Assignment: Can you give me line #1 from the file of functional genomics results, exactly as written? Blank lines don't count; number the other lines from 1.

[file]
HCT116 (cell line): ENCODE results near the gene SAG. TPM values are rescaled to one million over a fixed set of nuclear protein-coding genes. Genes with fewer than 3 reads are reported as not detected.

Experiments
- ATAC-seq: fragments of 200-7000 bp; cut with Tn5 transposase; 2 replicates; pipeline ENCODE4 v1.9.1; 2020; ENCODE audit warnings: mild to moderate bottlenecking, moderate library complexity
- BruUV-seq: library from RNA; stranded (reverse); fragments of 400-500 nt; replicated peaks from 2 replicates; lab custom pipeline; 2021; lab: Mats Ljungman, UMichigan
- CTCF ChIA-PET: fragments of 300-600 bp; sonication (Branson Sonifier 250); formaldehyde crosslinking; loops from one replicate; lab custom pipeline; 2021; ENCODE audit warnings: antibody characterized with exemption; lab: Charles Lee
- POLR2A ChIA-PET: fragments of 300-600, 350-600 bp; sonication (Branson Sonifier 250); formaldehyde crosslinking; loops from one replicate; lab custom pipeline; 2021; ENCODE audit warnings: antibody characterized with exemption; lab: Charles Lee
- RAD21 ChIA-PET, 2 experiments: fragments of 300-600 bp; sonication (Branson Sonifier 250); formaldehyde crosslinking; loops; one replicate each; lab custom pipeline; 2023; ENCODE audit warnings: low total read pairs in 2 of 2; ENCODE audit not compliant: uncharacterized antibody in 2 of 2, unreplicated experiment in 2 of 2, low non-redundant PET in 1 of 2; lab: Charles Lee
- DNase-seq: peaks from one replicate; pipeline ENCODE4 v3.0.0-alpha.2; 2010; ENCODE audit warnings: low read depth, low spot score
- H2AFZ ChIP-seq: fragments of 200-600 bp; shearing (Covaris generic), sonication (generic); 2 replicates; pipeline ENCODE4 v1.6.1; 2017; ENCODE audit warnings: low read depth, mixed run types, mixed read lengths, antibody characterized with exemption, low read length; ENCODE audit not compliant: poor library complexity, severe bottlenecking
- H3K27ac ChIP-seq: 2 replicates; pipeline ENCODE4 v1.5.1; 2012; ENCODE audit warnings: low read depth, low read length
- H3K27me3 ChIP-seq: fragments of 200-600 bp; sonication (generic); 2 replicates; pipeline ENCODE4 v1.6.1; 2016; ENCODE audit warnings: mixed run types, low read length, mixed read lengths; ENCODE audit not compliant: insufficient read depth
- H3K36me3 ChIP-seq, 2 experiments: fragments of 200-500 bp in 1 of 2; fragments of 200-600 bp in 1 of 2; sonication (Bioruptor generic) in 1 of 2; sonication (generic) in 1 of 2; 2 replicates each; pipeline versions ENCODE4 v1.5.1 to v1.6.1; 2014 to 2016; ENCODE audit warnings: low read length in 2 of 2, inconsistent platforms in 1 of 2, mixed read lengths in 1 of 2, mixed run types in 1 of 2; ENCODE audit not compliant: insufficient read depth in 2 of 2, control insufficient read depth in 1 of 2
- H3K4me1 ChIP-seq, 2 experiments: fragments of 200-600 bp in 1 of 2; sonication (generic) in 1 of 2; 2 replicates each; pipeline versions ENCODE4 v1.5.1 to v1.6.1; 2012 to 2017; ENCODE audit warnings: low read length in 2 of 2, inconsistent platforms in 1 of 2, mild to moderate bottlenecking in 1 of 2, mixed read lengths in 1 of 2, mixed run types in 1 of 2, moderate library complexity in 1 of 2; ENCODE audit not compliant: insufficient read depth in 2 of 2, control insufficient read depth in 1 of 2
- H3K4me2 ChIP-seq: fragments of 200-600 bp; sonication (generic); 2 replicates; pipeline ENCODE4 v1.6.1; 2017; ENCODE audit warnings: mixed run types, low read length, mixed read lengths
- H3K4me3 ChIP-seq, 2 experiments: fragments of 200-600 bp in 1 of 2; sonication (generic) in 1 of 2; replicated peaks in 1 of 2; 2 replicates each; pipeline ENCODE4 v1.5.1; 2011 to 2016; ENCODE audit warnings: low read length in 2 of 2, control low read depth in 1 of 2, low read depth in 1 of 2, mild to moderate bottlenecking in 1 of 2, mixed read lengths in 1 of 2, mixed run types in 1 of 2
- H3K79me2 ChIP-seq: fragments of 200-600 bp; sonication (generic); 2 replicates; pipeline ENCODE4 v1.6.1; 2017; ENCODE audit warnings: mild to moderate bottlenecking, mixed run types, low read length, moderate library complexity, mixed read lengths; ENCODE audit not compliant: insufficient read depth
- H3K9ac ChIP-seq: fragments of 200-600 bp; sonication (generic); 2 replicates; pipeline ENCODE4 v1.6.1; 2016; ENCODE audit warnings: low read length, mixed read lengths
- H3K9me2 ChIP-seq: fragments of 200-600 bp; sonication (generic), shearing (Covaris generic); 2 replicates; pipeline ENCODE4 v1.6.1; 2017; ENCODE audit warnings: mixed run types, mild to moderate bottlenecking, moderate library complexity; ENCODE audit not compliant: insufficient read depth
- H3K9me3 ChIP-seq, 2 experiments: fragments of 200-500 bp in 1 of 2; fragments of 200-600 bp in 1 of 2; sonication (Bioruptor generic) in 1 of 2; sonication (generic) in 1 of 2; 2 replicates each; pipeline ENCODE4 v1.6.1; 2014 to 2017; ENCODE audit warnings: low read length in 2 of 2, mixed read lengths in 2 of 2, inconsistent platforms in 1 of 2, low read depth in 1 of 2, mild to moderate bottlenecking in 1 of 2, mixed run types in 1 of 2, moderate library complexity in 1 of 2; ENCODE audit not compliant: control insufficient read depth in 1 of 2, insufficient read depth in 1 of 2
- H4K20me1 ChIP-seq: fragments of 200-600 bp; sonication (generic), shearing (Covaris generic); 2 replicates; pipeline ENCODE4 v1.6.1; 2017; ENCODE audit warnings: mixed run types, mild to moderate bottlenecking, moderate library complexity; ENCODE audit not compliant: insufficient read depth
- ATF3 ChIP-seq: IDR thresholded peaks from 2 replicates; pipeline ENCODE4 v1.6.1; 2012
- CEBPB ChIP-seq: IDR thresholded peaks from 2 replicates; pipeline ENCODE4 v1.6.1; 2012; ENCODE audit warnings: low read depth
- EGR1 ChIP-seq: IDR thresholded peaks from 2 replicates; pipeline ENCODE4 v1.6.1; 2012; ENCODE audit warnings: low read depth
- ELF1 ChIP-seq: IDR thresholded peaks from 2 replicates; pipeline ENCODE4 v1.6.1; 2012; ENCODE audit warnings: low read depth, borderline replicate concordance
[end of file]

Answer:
HCT116 (cell line): ENCODE results near the gene SAG. TPM values are rescaled to one million over a fixed set of nuclear protein-coding genes. Genes with fewer than 3 reads are reported as not detected.